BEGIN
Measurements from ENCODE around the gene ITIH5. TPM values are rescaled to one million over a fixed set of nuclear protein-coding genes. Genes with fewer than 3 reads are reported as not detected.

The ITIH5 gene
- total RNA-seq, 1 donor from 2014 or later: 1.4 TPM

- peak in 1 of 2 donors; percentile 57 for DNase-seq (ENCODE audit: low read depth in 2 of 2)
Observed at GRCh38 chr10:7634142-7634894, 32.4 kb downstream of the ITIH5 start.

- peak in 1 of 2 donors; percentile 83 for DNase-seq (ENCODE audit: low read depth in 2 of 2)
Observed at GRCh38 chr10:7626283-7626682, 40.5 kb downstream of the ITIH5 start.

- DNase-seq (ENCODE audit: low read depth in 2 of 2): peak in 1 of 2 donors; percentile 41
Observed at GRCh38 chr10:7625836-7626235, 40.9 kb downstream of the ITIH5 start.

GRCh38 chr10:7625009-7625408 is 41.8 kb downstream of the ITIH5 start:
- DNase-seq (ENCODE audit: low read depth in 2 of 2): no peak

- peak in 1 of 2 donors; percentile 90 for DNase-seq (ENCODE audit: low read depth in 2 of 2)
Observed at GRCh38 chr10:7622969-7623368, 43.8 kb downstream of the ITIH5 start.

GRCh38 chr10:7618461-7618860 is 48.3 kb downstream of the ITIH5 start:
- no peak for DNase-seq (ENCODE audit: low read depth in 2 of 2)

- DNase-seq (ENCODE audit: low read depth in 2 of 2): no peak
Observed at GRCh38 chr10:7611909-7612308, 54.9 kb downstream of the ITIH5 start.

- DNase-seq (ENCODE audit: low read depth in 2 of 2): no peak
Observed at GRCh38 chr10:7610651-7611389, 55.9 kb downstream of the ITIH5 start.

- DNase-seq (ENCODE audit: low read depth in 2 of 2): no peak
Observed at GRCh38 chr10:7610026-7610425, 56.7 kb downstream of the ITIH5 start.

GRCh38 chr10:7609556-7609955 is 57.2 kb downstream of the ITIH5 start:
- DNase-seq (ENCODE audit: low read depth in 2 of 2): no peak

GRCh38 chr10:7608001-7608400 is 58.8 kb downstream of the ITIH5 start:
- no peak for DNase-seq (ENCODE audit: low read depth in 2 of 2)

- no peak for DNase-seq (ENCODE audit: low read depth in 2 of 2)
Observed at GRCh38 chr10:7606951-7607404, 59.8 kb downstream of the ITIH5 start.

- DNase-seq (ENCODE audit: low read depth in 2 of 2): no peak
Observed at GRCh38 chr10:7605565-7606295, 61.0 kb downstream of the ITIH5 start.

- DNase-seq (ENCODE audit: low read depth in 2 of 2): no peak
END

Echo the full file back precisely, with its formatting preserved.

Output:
Measurements from ENCODE around the gene ITIH5. TPM values are rescaled to one million over a fixed set of nuclear protein-coding genes. Genes with fewer than 3 reads are reported as not detected.

The ITIH5 gene
- total RNA-seq, 1 donor from 2014 or later: 1.4 TPM

- peak in 1 of 2 donors; percentile 57 for DNase-seq (ENCODE audit: low read depth in 2 of 2)
Observed at GRCh38 chr10:7634142-7634894, 32.4 kb downstream of the ITIH5 start.

- peak in 1 of 2 donors; percentile 83 for DNase-seq (ENCODE audit: low read depth in 2 of 2)
Observed at GRCh38 chr10:7626283-7626682, 40.5 kb downstream of the ITIH5 start.

- DNase-seq (ENCODE audit: low read depth in 2 of 2): peak in 1 of 2 donors; percentile 41
Observed at GRCh38 chr10:7625836-7626235, 40.9 kb downstream of the ITIH5 start.

GRCh38 chr10:7625009-7625408 is 41.8 kb downstream of the ITIH5 start:
- DNase-seq (ENCODE audit: low read depth in 2 of 2): no peak

- peak in 1 of 2 donors; percentile 90 for DNase-seq (ENCODE audit: low read depth in 2 of 2)
Observed at GRCh38 chr10:7622969-7623368, 43.8 kb downstream of the ITIH5 start.

GRCh38 chr10:7618461-7618860 is 48.3 kb downstream of the ITIH5 start:
- no peak for DNase-seq (ENCODE audit: low read depth in 2 of 2)

- DNase-seq (ENCODE audit: low read depth in 2 of 2): no peak
Observed at GRCh38 chr10:7611909-7612308, 54.9 kb downstream of the ITIH5 start.

- DNase-seq (ENCODE audit: low read depth in 2 of 2): no peak
Observed at GRCh38 chr10:7610651-7611389, 55.9 kb downstream of the ITIH5 start.

- DNase-seq (ENCODE audit: low read depth in 2 of 2): no peak
Observed at GRCh38 chr10:7610026-7610425, 56.7 kb downstream of the ITIH5 start.

GRCh38 chr10:7609556-7609955 is 57.2 kb downstream of the ITIH5 start:
- DNase-seq (ENCODE audit: low read depth in 2 of 2): no peak

GRCh38 chr10:7608001-7608400 is 58.8 kb downstream of the ITIH5 start:
- no peak for DNase-seq (ENCODE audit: low read depth in 2 of 2)

- no peak for DNase-seq (ENCODE audit: low read depth in 2 of 2)
Observed at GRCh38 chr10:7606951-7607404, 59.8 kb downstream of the ITIH5 start.

- DNase-seq (ENCODE audit: low read depth in 2 of 2): no peak
Observed at GRCh38 chr10:7605565-7606295, 61.0 kb downstream of the ITIH5 start.

- DNase-seq (ENCODE audit: low read depth in 2 of 2): no peak